Gratuitous and a distraction

Today made me happy. Today the Supreme Court said that part of the Civil Rights Act of 1964 that applies to sex discrimination encompasses discrimination based on sexual orientation and gender identity.

Today Brett Bigham shared this thread on twitter about his experience being a gay math teacher. He won Teacher of the Year in 2014 and that same year he experienced … a lot. I entreat you to read it all.

 

 

We are in the math education community, and we are not immune from homophobia. Even from our own kin.

For the past couple of years, I debated sharing a story of my own. A very small story, compared to Brett. And not a story I’ve ever shared in full to anyone but one or two people.

In 2018, I submitted a short article to a respected math teacher journal on a prompt asking why we teach, and why we continue to teach. For me, it was an article about identity, and how math teaching can be a bridge allowing us to form lasting and meaningful connections with each other, no matter how different we may be.

Here’s the opening paragraph. The opening sentence was meant to be jarring because of what came after. Obviously the sentences that follow, my life trajectory, the things about me that make me unique, different, contradict the opening sentence.

I’m not so different from you. First generation kid of immigrants from India. Had only a single friend for most of my childhood. Lived in an extended family household of nine for junior high and high school. Switched high schools after freshman year when my dad got transferred to a different state. Studied math in college. Came out as gay at age 19. Studied history of science in graduate school for four years before deciding academia wasn’t for me. I just turned 37 and am starting my twelfth year of teaching.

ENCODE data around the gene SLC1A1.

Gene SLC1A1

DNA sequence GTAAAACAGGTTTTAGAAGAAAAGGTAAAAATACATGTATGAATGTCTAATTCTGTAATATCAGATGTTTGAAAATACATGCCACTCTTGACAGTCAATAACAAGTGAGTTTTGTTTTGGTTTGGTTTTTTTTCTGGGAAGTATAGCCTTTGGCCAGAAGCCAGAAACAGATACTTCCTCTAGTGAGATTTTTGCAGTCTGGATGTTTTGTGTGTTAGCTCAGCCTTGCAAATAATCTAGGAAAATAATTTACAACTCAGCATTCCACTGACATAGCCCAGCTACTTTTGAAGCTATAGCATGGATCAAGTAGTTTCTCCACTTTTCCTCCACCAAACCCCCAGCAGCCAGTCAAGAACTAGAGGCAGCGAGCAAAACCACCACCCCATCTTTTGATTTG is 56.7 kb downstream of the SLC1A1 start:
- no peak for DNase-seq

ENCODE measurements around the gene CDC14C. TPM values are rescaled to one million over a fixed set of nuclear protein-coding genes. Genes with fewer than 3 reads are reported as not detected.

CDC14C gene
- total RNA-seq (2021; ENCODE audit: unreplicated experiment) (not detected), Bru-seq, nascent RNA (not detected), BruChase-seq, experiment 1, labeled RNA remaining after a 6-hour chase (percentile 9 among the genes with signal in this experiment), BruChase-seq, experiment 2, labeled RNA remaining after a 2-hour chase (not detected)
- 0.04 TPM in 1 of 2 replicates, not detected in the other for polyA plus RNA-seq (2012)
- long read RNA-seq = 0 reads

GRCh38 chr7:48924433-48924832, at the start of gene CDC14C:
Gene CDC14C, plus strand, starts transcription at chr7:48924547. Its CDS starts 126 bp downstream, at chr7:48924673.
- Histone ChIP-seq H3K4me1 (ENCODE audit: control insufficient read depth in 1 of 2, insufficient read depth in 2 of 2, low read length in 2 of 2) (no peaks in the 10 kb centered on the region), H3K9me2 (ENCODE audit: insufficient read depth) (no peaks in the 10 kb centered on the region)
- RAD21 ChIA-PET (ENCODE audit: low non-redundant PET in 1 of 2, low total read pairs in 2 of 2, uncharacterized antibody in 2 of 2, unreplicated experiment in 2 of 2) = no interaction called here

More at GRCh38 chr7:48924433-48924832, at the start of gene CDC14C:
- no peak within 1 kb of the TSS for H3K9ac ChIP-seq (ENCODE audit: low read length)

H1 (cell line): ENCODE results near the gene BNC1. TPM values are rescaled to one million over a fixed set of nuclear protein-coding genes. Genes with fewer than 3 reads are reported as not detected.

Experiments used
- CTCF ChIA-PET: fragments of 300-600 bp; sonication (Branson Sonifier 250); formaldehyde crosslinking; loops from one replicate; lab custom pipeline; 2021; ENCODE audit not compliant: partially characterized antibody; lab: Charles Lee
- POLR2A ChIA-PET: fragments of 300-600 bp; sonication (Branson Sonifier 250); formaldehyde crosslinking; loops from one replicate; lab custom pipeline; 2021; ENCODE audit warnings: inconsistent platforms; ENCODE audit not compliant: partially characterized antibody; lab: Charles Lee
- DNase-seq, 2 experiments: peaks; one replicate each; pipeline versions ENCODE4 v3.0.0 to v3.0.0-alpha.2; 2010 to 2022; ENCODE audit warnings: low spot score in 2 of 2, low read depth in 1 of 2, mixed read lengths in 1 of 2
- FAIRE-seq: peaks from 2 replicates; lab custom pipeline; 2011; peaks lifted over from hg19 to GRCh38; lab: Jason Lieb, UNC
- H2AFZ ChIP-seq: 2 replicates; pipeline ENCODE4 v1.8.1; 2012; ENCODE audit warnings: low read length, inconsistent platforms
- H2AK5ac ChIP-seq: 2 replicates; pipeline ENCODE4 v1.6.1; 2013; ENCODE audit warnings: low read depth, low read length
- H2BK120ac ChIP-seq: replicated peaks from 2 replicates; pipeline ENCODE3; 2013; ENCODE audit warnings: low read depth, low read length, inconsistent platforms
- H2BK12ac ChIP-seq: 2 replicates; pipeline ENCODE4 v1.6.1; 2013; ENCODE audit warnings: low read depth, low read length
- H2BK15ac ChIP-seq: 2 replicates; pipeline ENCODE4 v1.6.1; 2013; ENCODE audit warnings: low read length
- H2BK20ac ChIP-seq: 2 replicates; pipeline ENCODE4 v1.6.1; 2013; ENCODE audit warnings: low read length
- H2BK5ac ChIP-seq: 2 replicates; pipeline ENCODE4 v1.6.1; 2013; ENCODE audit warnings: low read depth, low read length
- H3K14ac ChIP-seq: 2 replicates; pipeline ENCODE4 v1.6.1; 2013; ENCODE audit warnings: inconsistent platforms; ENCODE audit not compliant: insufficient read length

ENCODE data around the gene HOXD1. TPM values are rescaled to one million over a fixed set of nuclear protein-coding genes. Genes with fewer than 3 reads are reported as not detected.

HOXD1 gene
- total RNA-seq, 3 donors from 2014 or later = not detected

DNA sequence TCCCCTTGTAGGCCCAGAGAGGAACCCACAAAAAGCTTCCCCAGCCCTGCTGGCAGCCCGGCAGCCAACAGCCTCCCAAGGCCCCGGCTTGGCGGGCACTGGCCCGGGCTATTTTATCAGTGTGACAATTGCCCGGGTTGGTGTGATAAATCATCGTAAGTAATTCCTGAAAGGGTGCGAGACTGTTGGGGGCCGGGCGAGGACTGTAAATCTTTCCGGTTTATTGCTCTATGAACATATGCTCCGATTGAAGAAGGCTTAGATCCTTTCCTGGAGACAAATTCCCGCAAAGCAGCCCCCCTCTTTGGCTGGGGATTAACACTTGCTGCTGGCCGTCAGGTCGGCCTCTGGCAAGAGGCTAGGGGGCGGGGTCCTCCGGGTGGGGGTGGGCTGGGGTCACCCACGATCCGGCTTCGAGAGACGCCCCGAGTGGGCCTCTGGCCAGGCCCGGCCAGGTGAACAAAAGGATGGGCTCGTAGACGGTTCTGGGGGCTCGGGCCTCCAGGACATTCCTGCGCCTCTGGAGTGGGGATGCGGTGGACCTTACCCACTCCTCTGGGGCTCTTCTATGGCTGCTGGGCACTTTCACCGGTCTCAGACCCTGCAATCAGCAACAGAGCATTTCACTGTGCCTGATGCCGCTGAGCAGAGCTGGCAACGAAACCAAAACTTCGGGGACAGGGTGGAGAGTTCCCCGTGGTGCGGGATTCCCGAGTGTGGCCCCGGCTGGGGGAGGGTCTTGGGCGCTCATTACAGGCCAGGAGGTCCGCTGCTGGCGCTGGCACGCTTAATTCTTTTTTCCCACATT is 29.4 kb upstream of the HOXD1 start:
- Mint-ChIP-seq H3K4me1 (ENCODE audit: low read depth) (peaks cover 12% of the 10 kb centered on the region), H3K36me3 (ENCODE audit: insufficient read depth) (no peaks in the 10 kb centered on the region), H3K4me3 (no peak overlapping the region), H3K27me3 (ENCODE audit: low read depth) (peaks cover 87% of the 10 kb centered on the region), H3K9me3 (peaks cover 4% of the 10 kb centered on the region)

The article is framed around the idea of identity, and my search for belonging when for many years I never felt like I ever truly fit in. And for me, one place I found that sense of belonging was with math teachers who connected online. I wrote:

I started to belong. Even though I had very little experience, people showed me that my voice mattered and I actually did have something to contribute to the world of math education. I was accepted from the start – this awkward, neophyte, math-obsessed, showtunes-loving blogger. Over time, people in the community turned from icons and handles on the computer screen to friends, and now they are a chosen family. I’m not capable in words of expressing how I feel about these people in my heart. From times when I was the most down, when I felt worthless and wanted to leave the profession, they kept my spirits up. They saw me in a way I couldn’t see myself. They continue to help me be my best teacher self. When my mother was in the hospital with complications from chemo, they called and wrote and visited. They celebrated me when I shared a cool project one of my kids had done or I shared part of a nice card a student wrote me. And they come running up to me hugging me at conferences and make me feel loved. Yes, this online community of math educators changed my classroom, but they also gave me something more precious: acceptance and unconditional support and love. This community has become a place of support not only for the classroom but for the heart.